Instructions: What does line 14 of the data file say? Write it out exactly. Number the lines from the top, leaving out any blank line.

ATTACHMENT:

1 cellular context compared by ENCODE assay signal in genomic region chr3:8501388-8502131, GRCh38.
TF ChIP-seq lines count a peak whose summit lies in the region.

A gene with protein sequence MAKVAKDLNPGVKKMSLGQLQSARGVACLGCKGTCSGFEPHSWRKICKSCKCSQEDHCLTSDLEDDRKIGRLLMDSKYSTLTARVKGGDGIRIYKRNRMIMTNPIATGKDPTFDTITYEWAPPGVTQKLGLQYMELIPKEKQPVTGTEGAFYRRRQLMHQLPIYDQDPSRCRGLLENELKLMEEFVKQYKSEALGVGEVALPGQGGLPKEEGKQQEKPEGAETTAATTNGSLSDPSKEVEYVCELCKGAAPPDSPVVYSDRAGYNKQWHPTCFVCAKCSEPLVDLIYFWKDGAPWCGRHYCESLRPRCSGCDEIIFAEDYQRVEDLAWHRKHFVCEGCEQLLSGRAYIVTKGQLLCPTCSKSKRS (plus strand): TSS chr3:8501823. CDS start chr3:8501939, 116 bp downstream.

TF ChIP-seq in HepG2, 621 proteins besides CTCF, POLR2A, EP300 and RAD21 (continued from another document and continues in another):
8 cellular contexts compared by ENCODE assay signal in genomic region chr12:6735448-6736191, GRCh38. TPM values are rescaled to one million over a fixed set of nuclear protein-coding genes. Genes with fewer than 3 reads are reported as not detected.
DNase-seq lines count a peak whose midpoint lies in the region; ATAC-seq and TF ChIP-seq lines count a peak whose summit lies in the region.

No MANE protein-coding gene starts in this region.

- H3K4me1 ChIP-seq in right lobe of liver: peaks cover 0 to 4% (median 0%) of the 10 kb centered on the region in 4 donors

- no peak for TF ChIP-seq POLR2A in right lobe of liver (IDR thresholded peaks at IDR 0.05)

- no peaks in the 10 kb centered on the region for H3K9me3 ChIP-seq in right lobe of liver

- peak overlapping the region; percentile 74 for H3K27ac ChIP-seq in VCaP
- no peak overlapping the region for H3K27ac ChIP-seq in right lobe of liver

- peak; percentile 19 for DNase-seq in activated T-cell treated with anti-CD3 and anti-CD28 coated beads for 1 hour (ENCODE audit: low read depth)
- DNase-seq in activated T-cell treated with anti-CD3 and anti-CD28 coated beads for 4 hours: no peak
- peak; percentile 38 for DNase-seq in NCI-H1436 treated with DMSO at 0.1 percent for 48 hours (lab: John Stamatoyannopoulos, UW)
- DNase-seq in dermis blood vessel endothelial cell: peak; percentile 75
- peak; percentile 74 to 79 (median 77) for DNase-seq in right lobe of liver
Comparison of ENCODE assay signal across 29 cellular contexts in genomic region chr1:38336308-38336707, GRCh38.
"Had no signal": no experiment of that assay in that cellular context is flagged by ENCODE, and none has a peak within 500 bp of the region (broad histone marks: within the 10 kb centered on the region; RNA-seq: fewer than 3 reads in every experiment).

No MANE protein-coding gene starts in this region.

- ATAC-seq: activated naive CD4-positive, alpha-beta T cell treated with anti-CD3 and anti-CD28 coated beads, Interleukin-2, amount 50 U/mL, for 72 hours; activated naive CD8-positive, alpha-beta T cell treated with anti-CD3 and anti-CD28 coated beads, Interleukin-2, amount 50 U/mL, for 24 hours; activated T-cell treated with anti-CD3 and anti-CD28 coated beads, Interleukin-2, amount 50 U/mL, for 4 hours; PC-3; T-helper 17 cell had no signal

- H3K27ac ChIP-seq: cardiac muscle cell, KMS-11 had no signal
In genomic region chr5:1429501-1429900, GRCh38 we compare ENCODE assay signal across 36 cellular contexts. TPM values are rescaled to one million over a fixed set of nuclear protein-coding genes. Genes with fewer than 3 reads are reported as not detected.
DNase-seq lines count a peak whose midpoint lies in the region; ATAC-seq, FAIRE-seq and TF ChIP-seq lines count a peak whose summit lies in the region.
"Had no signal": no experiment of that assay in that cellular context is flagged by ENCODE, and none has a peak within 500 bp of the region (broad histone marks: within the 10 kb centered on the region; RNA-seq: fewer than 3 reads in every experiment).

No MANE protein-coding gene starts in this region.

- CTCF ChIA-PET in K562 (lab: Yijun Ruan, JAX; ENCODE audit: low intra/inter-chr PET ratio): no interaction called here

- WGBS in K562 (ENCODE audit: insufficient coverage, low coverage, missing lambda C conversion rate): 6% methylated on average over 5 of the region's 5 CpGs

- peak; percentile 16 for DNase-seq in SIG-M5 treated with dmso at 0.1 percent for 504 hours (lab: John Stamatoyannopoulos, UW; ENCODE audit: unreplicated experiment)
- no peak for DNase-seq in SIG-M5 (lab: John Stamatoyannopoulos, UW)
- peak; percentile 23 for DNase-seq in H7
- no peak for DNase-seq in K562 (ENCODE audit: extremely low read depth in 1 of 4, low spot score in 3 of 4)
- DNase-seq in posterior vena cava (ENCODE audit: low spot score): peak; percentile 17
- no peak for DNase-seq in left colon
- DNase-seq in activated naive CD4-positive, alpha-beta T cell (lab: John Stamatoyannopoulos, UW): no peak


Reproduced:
- DNase-seq in activated T-cell treated with anti-CD3 and anti-CD28 coated beads for 4 hours: no peak